DNC trip helps change residents' perspective of Birmingham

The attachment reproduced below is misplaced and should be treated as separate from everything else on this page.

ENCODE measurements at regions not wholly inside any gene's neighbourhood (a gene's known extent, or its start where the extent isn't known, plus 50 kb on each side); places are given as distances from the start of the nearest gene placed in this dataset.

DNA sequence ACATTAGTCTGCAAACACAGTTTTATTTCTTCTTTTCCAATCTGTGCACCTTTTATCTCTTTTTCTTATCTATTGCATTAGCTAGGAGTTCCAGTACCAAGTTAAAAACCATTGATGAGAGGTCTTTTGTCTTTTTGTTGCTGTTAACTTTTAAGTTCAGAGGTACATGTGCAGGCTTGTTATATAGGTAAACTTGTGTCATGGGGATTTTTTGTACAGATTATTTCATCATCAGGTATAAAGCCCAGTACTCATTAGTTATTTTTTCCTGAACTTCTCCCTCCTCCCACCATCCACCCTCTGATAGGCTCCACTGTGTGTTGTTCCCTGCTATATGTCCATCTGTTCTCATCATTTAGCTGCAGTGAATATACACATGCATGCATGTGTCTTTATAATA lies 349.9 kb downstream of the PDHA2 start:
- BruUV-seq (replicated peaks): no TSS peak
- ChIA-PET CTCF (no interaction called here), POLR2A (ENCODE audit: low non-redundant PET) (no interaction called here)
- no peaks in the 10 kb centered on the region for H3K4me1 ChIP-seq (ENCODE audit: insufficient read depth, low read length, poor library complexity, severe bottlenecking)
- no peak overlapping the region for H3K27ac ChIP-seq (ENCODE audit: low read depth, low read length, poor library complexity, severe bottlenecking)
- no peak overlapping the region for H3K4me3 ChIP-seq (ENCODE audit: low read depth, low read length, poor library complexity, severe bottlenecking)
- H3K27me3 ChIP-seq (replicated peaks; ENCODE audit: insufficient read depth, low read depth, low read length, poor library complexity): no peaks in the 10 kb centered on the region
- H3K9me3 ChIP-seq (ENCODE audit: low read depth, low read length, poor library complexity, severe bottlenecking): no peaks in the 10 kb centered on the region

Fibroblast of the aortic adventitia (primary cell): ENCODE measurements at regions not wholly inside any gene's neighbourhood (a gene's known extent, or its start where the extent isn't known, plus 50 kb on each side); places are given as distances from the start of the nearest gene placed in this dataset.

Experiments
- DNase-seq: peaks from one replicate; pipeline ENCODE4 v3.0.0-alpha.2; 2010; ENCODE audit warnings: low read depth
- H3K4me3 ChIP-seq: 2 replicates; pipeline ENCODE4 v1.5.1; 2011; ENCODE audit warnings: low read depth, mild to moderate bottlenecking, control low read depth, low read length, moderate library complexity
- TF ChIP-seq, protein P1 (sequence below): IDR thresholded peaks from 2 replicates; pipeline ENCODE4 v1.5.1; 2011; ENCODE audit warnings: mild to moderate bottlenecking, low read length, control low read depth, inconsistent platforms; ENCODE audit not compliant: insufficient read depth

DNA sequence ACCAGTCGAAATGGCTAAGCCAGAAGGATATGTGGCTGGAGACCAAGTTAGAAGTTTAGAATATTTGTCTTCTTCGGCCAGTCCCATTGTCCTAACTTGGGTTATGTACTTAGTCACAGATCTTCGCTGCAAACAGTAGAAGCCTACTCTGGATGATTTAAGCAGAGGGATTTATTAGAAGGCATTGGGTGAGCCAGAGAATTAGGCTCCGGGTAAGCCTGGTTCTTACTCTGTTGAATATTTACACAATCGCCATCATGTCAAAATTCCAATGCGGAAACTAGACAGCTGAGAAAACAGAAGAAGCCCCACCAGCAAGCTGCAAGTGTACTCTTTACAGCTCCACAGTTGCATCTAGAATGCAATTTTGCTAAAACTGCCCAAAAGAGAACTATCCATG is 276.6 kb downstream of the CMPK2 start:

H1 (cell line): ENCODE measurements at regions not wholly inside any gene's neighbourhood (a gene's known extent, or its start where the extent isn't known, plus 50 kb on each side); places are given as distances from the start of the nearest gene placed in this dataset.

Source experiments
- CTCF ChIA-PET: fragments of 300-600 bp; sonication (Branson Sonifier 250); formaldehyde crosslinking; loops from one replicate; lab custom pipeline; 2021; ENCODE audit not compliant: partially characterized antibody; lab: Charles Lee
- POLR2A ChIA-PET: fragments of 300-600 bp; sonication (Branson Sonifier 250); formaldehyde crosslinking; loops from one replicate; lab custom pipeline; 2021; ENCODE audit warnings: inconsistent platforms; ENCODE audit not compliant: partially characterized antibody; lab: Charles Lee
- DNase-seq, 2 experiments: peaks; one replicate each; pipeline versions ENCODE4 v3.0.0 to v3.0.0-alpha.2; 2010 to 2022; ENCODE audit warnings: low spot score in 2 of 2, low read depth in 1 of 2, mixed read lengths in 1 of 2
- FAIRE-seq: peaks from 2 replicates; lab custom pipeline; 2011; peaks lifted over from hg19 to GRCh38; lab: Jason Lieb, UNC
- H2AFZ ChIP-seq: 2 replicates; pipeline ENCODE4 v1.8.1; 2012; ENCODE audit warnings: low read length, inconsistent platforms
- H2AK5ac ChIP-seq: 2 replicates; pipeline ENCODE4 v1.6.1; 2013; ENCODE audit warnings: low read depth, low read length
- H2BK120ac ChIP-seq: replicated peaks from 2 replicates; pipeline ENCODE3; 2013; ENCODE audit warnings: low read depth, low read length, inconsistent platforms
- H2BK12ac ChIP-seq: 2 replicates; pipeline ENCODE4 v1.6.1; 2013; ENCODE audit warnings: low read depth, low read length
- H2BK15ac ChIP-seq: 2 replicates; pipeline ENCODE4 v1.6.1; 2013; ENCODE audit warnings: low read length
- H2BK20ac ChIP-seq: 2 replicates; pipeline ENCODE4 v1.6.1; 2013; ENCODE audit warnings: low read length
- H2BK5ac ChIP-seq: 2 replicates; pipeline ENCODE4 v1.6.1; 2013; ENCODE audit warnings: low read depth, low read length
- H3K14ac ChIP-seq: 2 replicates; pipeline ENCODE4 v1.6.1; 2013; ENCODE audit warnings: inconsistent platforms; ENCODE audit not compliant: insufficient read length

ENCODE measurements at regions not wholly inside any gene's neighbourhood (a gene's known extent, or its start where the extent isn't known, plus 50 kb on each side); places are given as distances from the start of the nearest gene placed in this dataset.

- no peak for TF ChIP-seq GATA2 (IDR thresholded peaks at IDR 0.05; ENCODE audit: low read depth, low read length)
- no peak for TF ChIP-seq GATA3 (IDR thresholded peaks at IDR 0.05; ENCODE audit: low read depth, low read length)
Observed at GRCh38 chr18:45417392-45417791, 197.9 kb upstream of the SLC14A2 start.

Whether Birmingham is chosen or not, the DNC selection committee's trip alone is a big win."Birmingham, I believe is a city that's been able to look the past in the face, learn from it and move forward from it," said Pricilla Hancock Cooper, Interim President of the Birmingham Civil Rights Institute. "And that's something not a lot of cities have done."It's a story Cooper hopes the DNC selection committee will take note of. The Interim president of Birmingham Civil Rights Institute believes the trip is a symbol of the city's progress."I think Birmingham is beginning to recognize not only its potential but the reality of its growth," added Cooper. "We're beginning to hear a lot of conversations about a new Birmingham."It's history, though, is not to be forgotten. Signs welcoming the committee read, "DNC 2016" and "History happens here.""The images of the fire hoses and dogs is something that people were embarrassed and did feel apologetic about, understandably, but the bigger story to me is in spite of that, the city was able to transform itself and you and I can be sitting here having this conversation," said Cooper."I think perhaps the most important part of all of it though is the psychological impact," said Bryan Hilson, President of Birmingham Business Alliance.Hilson says the application process for hosting the DNC is eye opening for the citizens of Birmingham."I think it's a healthy process because the community learns more about itself," explained Cooper. "It's good to be in the business of marketing yourself because it kind of keeps you on your toes and from a fiscal aspect, Birmingham can meet the needs of the DNC, the requirements they have laid out, we can meet those."Hilson points out the biggest city is not always the best. He believes Birmingham's eagerness and its people will set it apart from the others.